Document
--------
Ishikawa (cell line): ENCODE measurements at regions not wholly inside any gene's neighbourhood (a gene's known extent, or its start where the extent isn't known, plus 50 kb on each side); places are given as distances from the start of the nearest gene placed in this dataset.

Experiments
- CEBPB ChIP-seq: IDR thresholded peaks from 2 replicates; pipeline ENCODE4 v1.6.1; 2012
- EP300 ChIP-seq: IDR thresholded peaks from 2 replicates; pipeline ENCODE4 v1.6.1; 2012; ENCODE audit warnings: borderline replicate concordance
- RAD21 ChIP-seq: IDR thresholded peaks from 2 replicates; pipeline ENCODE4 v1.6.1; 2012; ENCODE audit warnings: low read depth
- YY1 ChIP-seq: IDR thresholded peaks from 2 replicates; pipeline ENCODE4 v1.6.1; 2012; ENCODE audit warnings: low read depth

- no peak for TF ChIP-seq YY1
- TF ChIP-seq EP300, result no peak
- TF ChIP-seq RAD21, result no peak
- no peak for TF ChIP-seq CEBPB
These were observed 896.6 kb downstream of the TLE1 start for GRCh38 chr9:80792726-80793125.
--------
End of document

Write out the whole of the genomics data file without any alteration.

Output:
Ishikawa (cell line): ENCODE measurements at regions not wholly inside any gene's neighbourhood (a gene's known extent, or its start where the extent isn't known, plus 50 kb on each side); places are given as distances from the start of the nearest gene placed in this dataset.

Experiments
- CEBPB ChIP-seq: IDR thresholded peaks from 2 replicates; pipeline ENCODE4 v1.6.1; 2012
- EP300 ChIP-seq: IDR thresholded peaks from 2 replicates; pipeline ENCODE4 v1.6.1; 2012; ENCODE audit warnings: borderline replicate concordance
- RAD21 ChIP-seq: IDR thresholded peaks from 2 replicates; pipeline ENCODE4 v1.6.1; 2012; ENCODE audit warnings: low read depth
- YY1 ChIP-seq: IDR thresholded peaks from 2 replicates; pipeline ENCODE4 v1.6.1; 2012; ENCODE audit warnings: low read depth

- no peak for TF ChIP-seq YY1
- TF ChIP-seq EP300, result no peak
- TF ChIP-seq RAD21, result no peak
- no peak for TF ChIP-seq CEBPB
These were observed 896.6 kb downstream of the TLE1 start for GRCh38 chr9:80792726-80793125.